Broadway Theatre League of Northeastern Pennsylvania found an apropos tale to open its season on Friday the 13th.
“A Gentleman’s Guide To Love & Murder,” the 2014 Tony Award winner for best musical, comes to Scranton Cultural Center at The Masonic Temple, 420 N. Washington Ave., for four shows from Friday, Oct. 13, through Sunday, Oct. 15.
And while this story of a man seeking to kill off the relatives who stand in his way of inheriting a fortune might sound dark, star Colleen McLaughlin assured that the musical has a lighter side with lots of laughs. Robert Freedman and Steven Lutvak wrote a complex, brilliant show stocked with jokes, she explained recently by phone from the tour’s stop in Madison, Wisconsin.
“The writing is just so incredible, but you can’t help but laugh about everything,” said McLaughlin, an Oklahoma native. “The whole entire cast is just laughing. I come out to the wings just to see some of my favorite scenes.”
Set in London in 1909, the show centers around working-class man Monty Navarro (Blake Price), who, after learning he is ninth in line to become an earl, decides to eliminate the relatives between him and the aristocratic title. All the while he hopes to marry McLaughlin’s character, Sibella Hallward.
“I’m kind of this narcissistic girl and kind of a gold digger, so I don’t want to marry him, and he thinks the only way he can win my hand in marriage is to become the Earl of Highhurst,” she said of the role.
Actor James Taylor Odom, meanwhile, portrays all eight members of the D’Ysquith family who become Navarro’s targets. 
“Every scene that James Taylor Odom is in is pretty incredible. … He’s amazing,” McLaughlin said.
McLaughlin praised the sets for the show, which she described as beautiful, intricate and specific to the characters, but she also noted that Peggy Hickey’s choreography “is pretty incredible.” One song she expects to blow away audiences is “I’ve Decided To Marry You,” whose choreography involves actors entering and exiting through double doors as one character tries to keep two others apart.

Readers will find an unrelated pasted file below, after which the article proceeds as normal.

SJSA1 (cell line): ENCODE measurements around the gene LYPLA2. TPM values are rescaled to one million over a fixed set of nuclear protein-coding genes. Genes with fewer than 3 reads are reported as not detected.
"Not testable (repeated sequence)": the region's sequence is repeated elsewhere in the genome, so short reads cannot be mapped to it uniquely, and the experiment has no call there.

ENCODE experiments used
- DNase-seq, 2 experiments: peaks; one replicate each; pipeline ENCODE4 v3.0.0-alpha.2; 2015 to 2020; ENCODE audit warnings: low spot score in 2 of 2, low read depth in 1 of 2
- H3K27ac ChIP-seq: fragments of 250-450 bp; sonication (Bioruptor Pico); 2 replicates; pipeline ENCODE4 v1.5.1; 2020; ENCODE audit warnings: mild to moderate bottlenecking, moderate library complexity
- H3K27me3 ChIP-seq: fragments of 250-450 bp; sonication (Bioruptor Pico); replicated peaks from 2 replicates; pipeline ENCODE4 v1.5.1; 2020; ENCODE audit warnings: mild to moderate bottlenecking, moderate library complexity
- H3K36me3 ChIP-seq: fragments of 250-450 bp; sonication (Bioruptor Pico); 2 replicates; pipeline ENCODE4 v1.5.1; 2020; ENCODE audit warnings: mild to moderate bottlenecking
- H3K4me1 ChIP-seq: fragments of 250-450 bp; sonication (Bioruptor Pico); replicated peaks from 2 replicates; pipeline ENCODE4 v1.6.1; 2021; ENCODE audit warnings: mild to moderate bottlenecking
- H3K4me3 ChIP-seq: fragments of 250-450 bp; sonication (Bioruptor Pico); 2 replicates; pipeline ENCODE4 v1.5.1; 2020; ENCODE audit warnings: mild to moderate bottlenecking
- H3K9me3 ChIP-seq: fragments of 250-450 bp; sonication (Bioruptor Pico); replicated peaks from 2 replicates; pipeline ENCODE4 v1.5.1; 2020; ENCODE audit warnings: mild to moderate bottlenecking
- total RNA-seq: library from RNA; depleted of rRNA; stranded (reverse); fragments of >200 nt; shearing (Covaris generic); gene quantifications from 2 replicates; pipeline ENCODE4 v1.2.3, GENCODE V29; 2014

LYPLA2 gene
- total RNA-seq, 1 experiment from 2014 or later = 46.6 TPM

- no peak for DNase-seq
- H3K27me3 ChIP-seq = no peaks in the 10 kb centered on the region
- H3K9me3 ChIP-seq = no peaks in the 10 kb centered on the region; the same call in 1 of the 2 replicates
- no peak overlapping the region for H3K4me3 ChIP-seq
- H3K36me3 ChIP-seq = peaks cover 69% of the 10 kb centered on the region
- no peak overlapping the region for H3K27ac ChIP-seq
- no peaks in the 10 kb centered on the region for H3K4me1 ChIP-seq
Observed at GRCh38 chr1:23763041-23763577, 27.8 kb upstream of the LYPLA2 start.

“The choreography is so specific. … The rehearsal process was actually really quick, but I think … each of us had to go home and practice with the doors in our apartment just to get it down perfectly,” McLaughlin said. “It was a process but enjoyable.”
The actors worked with a dialect coach to perfect their British accents, but McLaughlin noted learning the songs also posed a challenge.
“The music is beautiful,” McLaughlin said. “(It is a) beautiful score but really intricate, and your diction kind of has to be on point.”
“A Gentleman’s Guide” opened on Broadway in November 2013 and racked up more than 900 performances before closing in January 2016. In addition to best musical, it picked up Tony Awards for best director of a musical (Darko Tresnjak), best book (Freedman) and best costume design (Linda Cho).
McLaughlin described the show as “very thrilling” with “lots of shenanigans.”
“It’s just a night full of laughter,” she said.

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